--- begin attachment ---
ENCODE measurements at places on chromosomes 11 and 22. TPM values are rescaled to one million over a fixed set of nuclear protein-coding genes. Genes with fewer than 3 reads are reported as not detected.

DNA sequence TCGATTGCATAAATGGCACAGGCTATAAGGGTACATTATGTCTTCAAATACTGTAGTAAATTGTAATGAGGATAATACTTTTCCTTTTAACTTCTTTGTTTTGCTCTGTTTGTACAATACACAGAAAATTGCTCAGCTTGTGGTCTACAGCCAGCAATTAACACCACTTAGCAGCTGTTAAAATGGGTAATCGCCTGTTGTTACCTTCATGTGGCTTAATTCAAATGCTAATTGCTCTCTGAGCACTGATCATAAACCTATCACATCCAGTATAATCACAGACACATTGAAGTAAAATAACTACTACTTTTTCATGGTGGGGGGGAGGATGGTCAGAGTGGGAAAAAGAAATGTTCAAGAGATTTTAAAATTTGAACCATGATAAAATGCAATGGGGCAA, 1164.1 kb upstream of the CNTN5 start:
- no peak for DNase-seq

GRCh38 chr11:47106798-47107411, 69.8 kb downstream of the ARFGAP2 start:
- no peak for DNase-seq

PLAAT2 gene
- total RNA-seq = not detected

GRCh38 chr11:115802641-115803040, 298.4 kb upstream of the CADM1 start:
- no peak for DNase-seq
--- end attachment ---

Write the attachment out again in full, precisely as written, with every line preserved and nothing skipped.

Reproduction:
ENCODE measurements at places on chromosomes 11 and 22. TPM values are rescaled to one million over a fixed set of nuclear protein-coding genes. Genes with fewer than 3 reads are reported as not detected.

DNA sequence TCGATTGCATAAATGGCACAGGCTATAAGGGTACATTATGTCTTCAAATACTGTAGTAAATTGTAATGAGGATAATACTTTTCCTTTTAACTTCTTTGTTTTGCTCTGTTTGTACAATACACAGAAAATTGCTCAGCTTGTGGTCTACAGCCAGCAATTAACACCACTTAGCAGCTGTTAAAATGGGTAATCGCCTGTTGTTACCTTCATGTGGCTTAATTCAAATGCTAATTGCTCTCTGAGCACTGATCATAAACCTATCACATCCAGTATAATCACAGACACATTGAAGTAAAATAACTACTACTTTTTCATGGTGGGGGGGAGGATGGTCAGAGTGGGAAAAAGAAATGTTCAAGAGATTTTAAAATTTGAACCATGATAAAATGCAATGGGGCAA, 1164.1 kb upstream of the CNTN5 start:
- no peak for DNase-seq

GRCh38 chr11:47106798-47107411, 69.8 kb downstream of the ARFGAP2 start:
- no peak for DNase-seq

PLAAT2 gene
- total RNA-seq = not detected

GRCh38 chr11:115802641-115803040, 298.4 kb upstream of the CADM1 start:
- no peak for DNase-seq